2. The spirit of a slave; I was afraid. This ill affection toward God arose from his false notions of him; and nothing is more unworthy of God, nor more hinders our duty to him, than slavish fear. This has bondage and torment, and is directly opposite to that entire love which the great commandment requires. Note, Hard thoughts of God drive us from, and cramp us in, his service. Those who think it impossible to please him, and in vain to serve him, will do nothing to purpose in religion.

[2.] His Lord's answer to this apology. His plea will stand him in no stead, it is overruled, nay, it is made to turn against him, and he is struck speechless with it; for here we have his conviction and his condemnation.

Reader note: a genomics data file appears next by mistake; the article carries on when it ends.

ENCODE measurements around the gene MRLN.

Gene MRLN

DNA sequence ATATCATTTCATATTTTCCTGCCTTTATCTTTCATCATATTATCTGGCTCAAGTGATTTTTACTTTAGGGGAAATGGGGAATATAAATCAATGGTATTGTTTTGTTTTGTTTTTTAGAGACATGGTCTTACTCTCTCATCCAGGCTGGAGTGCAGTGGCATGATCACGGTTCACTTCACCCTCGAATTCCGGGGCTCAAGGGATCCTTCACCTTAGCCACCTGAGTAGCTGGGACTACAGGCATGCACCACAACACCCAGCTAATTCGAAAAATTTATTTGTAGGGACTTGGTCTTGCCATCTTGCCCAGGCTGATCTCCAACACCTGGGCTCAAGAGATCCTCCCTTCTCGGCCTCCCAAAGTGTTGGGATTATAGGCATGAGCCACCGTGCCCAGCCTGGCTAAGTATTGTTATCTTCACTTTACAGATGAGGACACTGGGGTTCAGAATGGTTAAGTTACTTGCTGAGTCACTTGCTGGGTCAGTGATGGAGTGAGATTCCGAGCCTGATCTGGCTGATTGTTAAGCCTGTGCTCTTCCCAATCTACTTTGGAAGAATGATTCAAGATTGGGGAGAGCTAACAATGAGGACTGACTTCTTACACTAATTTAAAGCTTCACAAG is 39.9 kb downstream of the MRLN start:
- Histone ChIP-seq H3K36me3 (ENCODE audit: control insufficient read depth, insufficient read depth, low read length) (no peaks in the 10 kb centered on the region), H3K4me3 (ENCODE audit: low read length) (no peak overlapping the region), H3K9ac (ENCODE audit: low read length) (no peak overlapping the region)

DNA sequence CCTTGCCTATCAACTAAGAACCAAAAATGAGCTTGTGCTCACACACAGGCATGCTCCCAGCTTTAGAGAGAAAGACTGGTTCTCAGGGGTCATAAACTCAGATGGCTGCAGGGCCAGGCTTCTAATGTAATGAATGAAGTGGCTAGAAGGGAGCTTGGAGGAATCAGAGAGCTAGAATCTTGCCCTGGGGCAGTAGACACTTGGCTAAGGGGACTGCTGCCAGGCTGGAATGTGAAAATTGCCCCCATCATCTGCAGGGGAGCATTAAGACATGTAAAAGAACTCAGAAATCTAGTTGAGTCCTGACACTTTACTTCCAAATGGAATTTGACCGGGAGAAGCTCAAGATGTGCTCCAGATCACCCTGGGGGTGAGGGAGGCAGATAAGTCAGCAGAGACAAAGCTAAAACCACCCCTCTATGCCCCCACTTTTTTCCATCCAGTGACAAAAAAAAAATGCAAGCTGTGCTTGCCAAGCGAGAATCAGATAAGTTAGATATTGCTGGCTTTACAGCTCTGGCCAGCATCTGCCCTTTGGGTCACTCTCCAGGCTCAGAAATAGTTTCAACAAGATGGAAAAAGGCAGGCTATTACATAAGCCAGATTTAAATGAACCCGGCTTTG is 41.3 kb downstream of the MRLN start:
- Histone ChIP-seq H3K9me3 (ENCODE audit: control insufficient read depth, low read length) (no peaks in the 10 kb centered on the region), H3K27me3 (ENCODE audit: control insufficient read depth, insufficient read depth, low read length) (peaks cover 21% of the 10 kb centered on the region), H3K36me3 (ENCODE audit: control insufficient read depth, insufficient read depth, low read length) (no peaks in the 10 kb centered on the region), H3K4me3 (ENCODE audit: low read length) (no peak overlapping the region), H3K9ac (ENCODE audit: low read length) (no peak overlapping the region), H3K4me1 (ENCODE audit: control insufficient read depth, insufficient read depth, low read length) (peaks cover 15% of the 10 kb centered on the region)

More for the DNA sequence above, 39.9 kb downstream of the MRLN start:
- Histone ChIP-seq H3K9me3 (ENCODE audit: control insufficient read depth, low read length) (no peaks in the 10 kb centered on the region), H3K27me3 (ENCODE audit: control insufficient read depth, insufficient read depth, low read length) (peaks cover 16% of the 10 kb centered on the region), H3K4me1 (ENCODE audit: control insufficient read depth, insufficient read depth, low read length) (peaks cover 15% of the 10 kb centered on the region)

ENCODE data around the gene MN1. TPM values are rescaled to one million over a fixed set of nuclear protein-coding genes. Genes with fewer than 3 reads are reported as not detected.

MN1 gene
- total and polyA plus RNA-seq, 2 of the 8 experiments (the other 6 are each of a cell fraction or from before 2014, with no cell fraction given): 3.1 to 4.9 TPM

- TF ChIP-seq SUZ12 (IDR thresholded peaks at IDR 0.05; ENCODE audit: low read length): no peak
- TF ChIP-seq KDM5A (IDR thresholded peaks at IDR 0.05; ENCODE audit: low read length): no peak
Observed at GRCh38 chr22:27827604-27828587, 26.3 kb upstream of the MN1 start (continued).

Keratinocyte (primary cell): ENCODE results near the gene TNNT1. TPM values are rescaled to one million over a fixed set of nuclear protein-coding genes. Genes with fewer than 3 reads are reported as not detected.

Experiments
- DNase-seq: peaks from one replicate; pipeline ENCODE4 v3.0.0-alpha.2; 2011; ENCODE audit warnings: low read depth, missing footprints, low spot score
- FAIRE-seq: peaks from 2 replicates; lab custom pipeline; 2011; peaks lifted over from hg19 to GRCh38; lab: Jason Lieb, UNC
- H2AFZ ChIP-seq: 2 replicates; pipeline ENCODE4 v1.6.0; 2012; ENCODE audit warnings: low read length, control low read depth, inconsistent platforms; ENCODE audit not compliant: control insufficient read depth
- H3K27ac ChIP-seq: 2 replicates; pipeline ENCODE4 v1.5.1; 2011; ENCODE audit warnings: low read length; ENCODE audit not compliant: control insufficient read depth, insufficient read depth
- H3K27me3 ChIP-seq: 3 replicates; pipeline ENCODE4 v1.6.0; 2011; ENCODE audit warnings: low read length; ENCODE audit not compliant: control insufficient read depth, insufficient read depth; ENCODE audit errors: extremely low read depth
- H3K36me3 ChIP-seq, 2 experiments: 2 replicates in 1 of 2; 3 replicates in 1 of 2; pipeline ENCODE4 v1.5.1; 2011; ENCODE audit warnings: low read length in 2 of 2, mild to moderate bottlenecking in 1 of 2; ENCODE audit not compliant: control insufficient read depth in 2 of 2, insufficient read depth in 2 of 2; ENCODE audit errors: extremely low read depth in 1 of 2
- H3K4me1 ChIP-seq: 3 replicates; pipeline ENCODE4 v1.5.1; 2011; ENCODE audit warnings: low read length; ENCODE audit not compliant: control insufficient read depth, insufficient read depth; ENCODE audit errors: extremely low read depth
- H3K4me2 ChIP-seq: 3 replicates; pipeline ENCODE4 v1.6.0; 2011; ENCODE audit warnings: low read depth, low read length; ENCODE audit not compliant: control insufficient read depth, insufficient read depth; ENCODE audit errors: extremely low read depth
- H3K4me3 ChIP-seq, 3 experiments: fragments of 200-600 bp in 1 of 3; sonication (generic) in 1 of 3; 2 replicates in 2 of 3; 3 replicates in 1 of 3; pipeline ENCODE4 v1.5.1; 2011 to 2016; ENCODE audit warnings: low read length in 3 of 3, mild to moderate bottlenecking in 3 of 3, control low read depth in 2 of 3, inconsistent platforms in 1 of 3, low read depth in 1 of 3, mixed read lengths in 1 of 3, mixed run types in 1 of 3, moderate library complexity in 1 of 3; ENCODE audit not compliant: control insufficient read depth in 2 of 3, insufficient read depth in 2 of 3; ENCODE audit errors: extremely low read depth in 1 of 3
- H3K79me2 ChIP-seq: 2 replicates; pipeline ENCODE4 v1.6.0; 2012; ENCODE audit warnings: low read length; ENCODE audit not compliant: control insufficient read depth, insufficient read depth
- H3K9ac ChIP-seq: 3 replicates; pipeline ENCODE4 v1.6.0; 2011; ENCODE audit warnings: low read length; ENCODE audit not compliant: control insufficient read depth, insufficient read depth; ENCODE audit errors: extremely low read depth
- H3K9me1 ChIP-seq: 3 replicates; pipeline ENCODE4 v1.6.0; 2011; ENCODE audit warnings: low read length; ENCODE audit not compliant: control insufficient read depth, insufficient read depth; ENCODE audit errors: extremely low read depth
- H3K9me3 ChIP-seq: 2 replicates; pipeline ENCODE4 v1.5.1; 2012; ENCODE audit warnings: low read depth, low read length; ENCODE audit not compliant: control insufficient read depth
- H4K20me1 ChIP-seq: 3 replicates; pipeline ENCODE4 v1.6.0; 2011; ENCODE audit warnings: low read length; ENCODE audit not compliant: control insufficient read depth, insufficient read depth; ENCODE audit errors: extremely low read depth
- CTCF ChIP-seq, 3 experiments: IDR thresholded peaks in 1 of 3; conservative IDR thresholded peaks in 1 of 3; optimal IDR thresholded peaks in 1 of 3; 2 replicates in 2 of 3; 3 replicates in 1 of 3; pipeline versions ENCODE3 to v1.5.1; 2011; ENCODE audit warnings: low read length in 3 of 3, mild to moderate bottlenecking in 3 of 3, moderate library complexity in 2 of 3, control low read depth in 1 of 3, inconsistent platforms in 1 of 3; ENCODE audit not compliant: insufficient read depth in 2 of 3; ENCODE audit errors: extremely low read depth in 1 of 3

First, His conviction, v. 26, 27. Two things he is convicted of.

1. Slothfulness; Thou wicked and slothful servant. Note, Slothful servants are wicked servants, and will be reckoned with as such by their Master; for he that is slothful in his work, and neglects the good that God has commanded, is brother to him that is a great waster, by doing the evil that God has forbidden, Prov. 18. 9. He that is careless in God's work, is near akin to him that is busy in the devil's work, Satis est mali nihil fecisse boni—To do no good is to incur very serious blame. Omissions are sins, and must come into judgment; slothfulness makes way for wickedness; all become filthy, for there is none that doeth good. Ps. 14. 3. When the house is empty, the unclean spirit takes possession. Those that are idle in the affairs of their souls, are not only idle, but something worse, 1 Tim. 5. 13. When men sleep, the enemy sows tares.